Valentine’s Day was short but brief and I spent most of today in a fog.
While I’ve heard more horrific tales from my friends of their Valentine’s day, my evening involved going out with Johnny-Jon-Jon and my best friend Frank.
As Johnny-Jon-Jon put it: “happy women don’t go to bars on Valentine’s Day. Miserably depressed women go there–and that’s where you swoop in and exploit it.”
Of course, elided from that description was any mention of miserably depressed Valentine-less man going off to the same bars for similar reasons.
As for me, I could ascribe selflessness to my actions, or at least the illusion of it. Frank, a perennial “good guy”, was dumped by his girlfriend a scant few days before Valentine’s Day and had come to the city to escape from the menagerie of his college.
“Yeah, I mean, I’m almost over it,” Frank told me on the phone.
“It just kind of sucks because I hear her wake up every morning since, you know, she lives directly above me.”
So I decided since Frank had come all the way into the city, we had to find him some sort of drunken solace for the evening.
(To say nothing of myself.)
But I couldn’t do it alone. Something out to bars on Valentine’s Day, let alone any day of the week, in search of women-folk seemed awkward to me at best. I felt ill-equipped in such places, as if I was trying to hit on women using my high-school-level French.
“Alors, eh, est-ce que tu… m’aime?”
I called Jonny-Jon-Jon and asked him to come along but when he suggested bars, he suggested one where a girl we both had had affections for worked.
My rationale- “That sounds like a terrible idea. She’s probably just going to hit on you all evening.”
His rationale- “I need her to buy me free drinks.”
Jon assured me he was over her and that nothing would happen. I highly doubted this and felt a familiar queasiness about the situation in the pit of my stomach.
But ultimately, I felt I needed Jon to have the sort of drunken, outgoing time necessary to aid my friend, something I was so insecure about my ability to provide him.
The night, as I said, was short but brief.
We got there. We got some drinks. We found the girl. She came over. Made out Jon for about 30 seconds and then ran away to see her roommates.
Suddenly, the cause celebre of getting Frank some vanished amidst my own squashed-ness.
“Well, Frank.” I told him. “I think we should call it a night.”
We headed home.
I spent today, mercifully with no hangover, wandering the city trying to find the perfect place to read “Lolita” by Nabokov. If you notice the French in this post, blame him.
I loved the book and its prose, an invitation to insanity, a “bacchae” of sorts, an ode to pure pleasure that entranced you with the author’s hyperbole, self-involvement and self-deprecation. Ironically, I found the book more difficult to read, for all this. Because everything I read was so witty, so entrancing, I didn’t want to miss any of it and thus read every line, making every page take several minutes of my time.
I sat down at a tea-house thinking a mild buzz and a beverage might calm my senses and open me to reading. Instead, I found as the day progressed that not only had I read less, given the moments sipping tea, but that amidst the several pots I had drunk, somewhere I was allergic to something.
I spent the rest of the day feeling as if my legs would buckle under me, waving as I walked down the street like a car-show inflatable-clown.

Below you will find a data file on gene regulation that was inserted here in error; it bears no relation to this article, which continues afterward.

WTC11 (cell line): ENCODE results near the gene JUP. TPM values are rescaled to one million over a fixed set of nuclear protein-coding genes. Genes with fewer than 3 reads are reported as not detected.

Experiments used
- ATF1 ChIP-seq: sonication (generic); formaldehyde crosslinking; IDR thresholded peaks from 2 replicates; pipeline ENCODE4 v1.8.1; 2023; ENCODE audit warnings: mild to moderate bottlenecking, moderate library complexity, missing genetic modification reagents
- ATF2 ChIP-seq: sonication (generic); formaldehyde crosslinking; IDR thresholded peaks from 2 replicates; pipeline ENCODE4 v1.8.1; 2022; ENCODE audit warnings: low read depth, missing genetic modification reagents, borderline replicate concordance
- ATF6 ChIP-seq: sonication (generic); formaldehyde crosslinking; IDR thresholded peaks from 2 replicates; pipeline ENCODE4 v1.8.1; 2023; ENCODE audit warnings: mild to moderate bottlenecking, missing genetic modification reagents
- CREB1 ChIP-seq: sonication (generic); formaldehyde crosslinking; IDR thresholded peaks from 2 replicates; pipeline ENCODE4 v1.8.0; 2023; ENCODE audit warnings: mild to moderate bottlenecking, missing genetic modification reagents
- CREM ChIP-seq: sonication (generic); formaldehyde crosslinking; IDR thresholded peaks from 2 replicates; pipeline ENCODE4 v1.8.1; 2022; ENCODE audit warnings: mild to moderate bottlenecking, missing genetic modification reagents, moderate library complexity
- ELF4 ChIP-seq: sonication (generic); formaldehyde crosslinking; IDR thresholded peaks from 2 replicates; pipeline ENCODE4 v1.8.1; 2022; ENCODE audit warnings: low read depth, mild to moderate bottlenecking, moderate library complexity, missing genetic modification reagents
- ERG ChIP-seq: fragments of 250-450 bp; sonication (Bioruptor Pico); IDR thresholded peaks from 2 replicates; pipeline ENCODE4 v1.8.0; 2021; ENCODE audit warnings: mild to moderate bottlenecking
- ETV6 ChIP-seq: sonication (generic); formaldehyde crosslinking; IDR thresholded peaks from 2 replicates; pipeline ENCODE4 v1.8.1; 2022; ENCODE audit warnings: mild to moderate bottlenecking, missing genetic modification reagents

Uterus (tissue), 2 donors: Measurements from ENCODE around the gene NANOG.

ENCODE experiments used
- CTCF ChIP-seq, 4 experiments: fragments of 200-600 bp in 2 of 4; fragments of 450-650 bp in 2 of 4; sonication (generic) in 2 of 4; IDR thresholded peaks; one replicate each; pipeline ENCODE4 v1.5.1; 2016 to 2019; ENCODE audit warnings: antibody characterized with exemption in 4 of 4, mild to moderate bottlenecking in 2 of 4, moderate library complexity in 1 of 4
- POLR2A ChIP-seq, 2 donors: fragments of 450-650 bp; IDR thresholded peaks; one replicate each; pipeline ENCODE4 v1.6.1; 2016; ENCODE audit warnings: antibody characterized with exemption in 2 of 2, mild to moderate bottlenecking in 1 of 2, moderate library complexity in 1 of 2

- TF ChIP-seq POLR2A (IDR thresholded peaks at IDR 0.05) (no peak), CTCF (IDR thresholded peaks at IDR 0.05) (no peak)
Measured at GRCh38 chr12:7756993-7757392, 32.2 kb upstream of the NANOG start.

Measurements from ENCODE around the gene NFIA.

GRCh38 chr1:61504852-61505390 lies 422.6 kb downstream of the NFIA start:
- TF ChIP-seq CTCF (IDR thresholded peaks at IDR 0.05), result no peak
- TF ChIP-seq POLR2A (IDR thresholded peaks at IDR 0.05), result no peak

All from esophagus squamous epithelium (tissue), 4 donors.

A movie made me feel better, “The Class” at Angelika, or maybe just the time sitting down. But I left the theater to strange message from my phone.
When I began writing down my stories in this way, I talked of how I wrote a poem for a young lady, influenced by Catullus and Latin class, who summarily told me to stay “ten feet away” at all times.
That was in eighth grade.
Today, she replied.
“My dearest Nicolas,
After my roommate discovered your blog post googling me I became aware of a certain segment of said blog entitled “ladies’ night”. I was not aware until roughly 30 minutes ago that I was the subject of your eighth grade lust. At the time I was unaware of the poem’s true essence and thought in my eighth grade mind, surrounded by fair-skinned, upper east side beauties, that the poem didn’t mean you wanted to do away with me but instead that you wanted to DO me. Unfortunately for you, my response was that of a very frightened and confused adolescent. I apologize for my response of “stay 10 feet away from me at all times” and have amended that into a full fledged restraining order. Just kidding. I’m sorry that I shot you down so harshly but next time you might want to write something a little less threatening and a little more hallmark.
Odi et amo: quare id facium, fortasse requiris. Nescio, sed fieri sentio et excrucior
The original post is indeed called “Ladies’ Night”. I’d recommend checking it out if you have time, as I think it’s one of the finer things I wrote here.
But as I wander the city in tea-allergy-induced dizziness, as I find meaning-or-nothing with friends at night at bars, as I continue to write here/right here these stories, little experiences or reminiscenes–it’s strange for me to imagine a reciprocity with the world, my eighth grade scorner finding me and such.
In some ways it makes me discontent to see the changes in art and life and how a story can be affected. Everything seems like it’s melding or separating, a disjunction and reunion of past and present, fiction and fact.
But, as I examine it, I feel I make too much of it and decide, in place of thinking, to go Karaokeing instead.